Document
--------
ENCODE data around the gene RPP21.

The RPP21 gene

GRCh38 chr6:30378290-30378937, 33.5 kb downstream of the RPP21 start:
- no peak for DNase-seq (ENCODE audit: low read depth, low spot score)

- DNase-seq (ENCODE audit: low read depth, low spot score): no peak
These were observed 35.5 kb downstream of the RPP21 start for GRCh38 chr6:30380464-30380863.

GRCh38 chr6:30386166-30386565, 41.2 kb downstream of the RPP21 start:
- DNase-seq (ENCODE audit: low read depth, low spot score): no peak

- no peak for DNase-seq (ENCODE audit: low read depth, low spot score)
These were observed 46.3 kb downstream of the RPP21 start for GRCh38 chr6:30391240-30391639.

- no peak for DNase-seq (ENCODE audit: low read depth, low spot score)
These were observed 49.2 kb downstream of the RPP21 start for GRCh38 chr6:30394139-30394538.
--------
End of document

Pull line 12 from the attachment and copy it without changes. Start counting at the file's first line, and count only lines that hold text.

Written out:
These were observed 49.2 kb downstream of the RPP21 start for GRCh38 chr6:30394139-30394538.